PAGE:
- A patient has died after combining Gilead's hepatitis C drug with amiodarone, a cardiovascular (CVD) drug, Bloomberg reports.
- Gilead has warned that nine patients taking its hepatitis C drugs, Sovaldi (sofosbuvir) or Harvoni (sofosbuvir/ledaspavir), developed bradycardia, which led to one death and three cases in which pacemakers had to be inserted. Six cases of symptomatic bradycardia occurred in the first 24 hours, while the remaining cases occurred within two to 12 days of taking the drug combos.
- Gilead is changing its labeling to reflect this risk.
Almost all of the attention surrounding Gilead's latest-generation hepatitis C drugs has focused on efficacy and the high rates of cure—as well as cost. Most clinicians can quote the $1,000-per-pill cost of Sovaldi and the $94,500-per-regimen cost of Harvoni.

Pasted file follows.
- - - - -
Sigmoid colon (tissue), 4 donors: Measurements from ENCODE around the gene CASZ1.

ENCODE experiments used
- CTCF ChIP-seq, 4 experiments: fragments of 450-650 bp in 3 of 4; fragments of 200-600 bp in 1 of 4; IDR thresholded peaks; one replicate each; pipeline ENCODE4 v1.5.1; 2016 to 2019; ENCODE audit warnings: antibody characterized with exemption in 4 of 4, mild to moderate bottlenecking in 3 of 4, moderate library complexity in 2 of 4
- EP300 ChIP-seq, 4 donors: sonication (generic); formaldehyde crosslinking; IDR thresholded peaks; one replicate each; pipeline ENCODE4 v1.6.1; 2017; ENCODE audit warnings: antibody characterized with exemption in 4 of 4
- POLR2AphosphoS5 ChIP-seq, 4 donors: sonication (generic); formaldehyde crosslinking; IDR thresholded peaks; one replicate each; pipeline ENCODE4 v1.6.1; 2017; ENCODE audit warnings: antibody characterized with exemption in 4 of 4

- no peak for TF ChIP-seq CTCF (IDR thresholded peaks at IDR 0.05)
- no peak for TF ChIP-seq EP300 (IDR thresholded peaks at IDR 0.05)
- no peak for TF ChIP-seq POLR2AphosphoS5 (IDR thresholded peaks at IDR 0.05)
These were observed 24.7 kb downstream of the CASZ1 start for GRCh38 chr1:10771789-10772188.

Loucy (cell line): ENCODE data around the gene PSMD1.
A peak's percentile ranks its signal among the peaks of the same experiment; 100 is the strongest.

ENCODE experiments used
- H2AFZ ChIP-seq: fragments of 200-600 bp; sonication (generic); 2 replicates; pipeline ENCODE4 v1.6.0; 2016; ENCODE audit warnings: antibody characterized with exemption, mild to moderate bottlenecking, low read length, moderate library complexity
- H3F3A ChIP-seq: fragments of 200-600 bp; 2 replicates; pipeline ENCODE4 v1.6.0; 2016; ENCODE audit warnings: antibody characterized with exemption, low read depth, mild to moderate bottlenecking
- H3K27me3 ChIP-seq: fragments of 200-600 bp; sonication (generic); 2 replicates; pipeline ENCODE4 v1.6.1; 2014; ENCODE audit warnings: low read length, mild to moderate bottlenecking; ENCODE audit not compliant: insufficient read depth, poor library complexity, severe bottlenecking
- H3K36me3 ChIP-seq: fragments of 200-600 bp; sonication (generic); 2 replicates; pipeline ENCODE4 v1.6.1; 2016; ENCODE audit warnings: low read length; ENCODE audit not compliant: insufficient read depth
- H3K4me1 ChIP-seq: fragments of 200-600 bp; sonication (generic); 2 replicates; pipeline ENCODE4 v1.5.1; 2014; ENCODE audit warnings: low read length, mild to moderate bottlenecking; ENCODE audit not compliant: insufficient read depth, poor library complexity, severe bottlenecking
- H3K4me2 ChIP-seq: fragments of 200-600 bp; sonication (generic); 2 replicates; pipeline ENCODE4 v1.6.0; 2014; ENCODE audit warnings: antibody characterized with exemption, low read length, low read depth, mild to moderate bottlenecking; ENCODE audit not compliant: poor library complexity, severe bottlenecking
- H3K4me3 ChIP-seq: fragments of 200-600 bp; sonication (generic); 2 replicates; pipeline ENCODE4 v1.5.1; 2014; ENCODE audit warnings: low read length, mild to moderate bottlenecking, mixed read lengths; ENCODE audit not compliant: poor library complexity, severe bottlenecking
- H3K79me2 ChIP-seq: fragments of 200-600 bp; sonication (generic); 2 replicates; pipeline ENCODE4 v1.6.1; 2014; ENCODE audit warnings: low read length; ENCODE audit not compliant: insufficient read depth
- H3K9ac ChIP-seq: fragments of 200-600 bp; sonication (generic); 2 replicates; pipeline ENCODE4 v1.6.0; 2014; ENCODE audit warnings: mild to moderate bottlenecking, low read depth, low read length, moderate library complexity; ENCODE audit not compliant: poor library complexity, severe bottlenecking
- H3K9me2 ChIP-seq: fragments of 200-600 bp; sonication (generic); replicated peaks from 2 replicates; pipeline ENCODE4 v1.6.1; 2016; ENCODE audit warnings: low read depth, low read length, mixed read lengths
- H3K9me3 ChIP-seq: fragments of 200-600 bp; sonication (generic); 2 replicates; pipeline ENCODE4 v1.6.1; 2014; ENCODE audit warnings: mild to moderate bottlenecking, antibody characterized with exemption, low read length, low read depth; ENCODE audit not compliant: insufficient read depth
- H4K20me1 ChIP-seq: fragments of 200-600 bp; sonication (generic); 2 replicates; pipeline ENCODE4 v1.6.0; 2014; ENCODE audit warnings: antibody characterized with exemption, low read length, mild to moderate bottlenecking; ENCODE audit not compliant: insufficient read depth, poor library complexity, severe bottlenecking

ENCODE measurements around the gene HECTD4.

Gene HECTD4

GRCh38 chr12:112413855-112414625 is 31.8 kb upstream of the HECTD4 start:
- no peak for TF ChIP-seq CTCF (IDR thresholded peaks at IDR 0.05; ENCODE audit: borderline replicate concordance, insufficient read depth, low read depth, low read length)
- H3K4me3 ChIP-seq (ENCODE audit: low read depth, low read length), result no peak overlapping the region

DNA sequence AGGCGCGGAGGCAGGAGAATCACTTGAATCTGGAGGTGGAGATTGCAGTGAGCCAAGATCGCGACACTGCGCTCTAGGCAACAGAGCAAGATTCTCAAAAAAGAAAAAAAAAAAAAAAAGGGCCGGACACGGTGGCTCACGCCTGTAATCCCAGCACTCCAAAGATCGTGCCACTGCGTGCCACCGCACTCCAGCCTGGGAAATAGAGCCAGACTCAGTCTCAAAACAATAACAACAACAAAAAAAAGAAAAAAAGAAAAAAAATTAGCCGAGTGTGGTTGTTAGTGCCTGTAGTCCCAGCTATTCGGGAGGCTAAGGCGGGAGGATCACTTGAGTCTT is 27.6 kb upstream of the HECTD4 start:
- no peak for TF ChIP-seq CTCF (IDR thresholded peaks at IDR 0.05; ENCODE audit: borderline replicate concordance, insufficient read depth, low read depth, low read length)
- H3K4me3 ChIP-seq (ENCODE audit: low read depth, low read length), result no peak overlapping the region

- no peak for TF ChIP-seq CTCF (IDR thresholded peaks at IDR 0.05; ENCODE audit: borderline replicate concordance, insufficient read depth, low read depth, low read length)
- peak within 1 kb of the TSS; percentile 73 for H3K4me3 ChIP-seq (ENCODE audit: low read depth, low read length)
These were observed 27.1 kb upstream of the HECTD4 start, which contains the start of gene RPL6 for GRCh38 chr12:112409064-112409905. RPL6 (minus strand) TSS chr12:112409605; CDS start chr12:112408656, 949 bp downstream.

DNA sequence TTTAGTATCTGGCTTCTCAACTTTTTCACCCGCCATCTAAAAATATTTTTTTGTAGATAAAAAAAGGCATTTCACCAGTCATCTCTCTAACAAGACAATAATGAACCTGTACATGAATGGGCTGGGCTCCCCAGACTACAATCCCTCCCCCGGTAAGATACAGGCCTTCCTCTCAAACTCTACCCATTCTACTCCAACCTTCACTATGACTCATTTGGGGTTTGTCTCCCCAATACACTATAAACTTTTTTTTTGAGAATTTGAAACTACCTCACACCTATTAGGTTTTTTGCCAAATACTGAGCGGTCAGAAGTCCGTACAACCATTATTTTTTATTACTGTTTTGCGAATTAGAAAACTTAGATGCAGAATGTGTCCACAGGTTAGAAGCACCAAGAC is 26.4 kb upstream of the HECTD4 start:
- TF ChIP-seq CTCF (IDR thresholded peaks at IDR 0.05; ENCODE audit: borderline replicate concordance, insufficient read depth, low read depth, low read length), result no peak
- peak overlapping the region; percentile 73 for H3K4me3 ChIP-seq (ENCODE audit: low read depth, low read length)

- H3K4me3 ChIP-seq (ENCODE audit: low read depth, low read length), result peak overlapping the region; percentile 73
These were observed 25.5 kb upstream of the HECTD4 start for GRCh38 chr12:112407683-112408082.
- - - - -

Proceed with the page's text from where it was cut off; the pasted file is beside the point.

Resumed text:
Concerns about treatment-related death have now come to the forefront. Gilead has already changed labeling to reflect the new risk. Here is the most up-to-date warning associated with combining either Sovaldi or Harvoni with amiodarone:
"Bradycardia with amiodarone coadministration: Serious symptomatic bradycardia may occur in patients taking amiodarone and SOVALDI in combination with another direct acting antiviral (DAA), particularly in patients also receiving beta blockers, or those with underlying cardiac comorbidities and/or advanced liver disease. Coadministration of amiodarone with SOVALDI in combination with another DAA is not recommended. In patients without alternative, viable treatment options, cardiac monitoring is recommended."